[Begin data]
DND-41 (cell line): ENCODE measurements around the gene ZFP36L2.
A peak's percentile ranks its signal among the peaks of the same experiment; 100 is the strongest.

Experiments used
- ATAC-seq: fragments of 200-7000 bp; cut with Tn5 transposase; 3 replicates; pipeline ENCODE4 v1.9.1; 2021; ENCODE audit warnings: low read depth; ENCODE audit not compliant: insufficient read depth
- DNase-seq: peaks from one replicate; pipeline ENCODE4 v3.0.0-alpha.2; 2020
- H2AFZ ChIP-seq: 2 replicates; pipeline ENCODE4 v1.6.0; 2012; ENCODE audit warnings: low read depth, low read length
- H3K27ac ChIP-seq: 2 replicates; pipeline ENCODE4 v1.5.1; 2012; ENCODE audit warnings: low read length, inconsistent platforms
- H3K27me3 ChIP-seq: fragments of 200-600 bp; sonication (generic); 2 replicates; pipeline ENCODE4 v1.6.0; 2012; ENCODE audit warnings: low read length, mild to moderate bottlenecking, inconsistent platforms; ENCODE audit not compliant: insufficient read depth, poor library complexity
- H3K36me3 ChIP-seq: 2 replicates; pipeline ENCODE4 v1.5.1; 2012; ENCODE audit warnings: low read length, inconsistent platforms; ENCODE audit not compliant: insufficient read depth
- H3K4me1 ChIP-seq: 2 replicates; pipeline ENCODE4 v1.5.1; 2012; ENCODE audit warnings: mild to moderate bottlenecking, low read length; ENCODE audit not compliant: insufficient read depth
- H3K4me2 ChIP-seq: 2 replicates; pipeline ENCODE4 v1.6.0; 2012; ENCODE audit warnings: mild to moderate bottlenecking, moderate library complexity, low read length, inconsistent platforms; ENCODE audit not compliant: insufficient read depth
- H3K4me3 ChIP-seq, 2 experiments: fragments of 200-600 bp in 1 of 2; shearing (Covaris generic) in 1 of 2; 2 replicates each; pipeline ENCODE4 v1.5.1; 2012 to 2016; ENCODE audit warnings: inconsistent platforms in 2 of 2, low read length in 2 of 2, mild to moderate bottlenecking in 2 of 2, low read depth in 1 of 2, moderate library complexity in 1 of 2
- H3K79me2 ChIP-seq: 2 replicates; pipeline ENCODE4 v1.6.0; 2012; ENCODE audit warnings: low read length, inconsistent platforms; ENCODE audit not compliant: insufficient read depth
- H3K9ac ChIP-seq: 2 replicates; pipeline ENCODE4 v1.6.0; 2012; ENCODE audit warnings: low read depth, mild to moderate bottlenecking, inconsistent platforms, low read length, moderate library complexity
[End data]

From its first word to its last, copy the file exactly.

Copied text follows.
DND-41 (cell line): ENCODE measurements around the gene ZFP36L2.
A peak's percentile ranks its signal among the peaks of the same experiment; 100 is the strongest.

Experiments used
- ATAC-seq: fragments of 200-7000 bp; cut with Tn5 transposase; 3 replicates; pipeline ENCODE4 v1.9.1; 2021; ENCODE audit warnings: low read depth; ENCODE audit not compliant: insufficient read depth
- DNase-seq: peaks from one replicate; pipeline ENCODE4 v3.0.0-alpha.2; 2020
- H2AFZ ChIP-seq: 2 replicates; pipeline ENCODE4 v1.6.0; 2012; ENCODE audit warnings: low read depth, low read length
- H3K27ac ChIP-seq: 2 replicates; pipeline ENCODE4 v1.5.1; 2012; ENCODE audit warnings: low read length, inconsistent platforms
- H3K27me3 ChIP-seq: fragments of 200-600 bp; sonication (generic); 2 replicates; pipeline ENCODE4 v1.6.0; 2012; ENCODE audit warnings: low read length, mild to moderate bottlenecking, inconsistent platforms; ENCODE audit not compliant: insufficient read depth, poor library complexity
- H3K36me3 ChIP-seq: 2 replicates; pipeline ENCODE4 v1.5.1; 2012; ENCODE audit warnings: low read length, inconsistent platforms; ENCODE audit not compliant: insufficient read depth
- H3K4me1 ChIP-seq: 2 replicates; pipeline ENCODE4 v1.5.1; 2012; ENCODE audit warnings: mild to moderate bottlenecking, low read length; ENCODE audit not compliant: insufficient read depth
- H3K4me2 ChIP-seq: 2 replicates; pipeline ENCODE4 v1.6.0; 2012; ENCODE audit warnings: mild to moderate bottlenecking, moderate library complexity, low read length, inconsistent platforms; ENCODE audit not compliant: insufficient read depth
- H3K4me3 ChIP-seq, 2 experiments: fragments of 200-600 bp in 1 of 2; shearing (Covaris generic) in 1 of 2; 2 replicates each; pipeline ENCODE4 v1.5.1; 2012 to 2016; ENCODE audit warnings: inconsistent platforms in 2 of 2, low read length in 2 of 2, mild to moderate bottlenecking in 2 of 2, low read depth in 1 of 2, moderate library complexity in 1 of 2
- H3K79me2 ChIP-seq: 2 replicates; pipeline ENCODE4 v1.6.0; 2012; ENCODE audit warnings: low read length, inconsistent platforms; ENCODE audit not compliant: insufficient read depth
- H3K9ac ChIP-seq: 2 replicates; pipeline ENCODE4 v1.6.0; 2012; ENCODE audit warnings: low read depth, mild to moderate bottlenecking, inconsistent platforms, low read length, moderate library complexity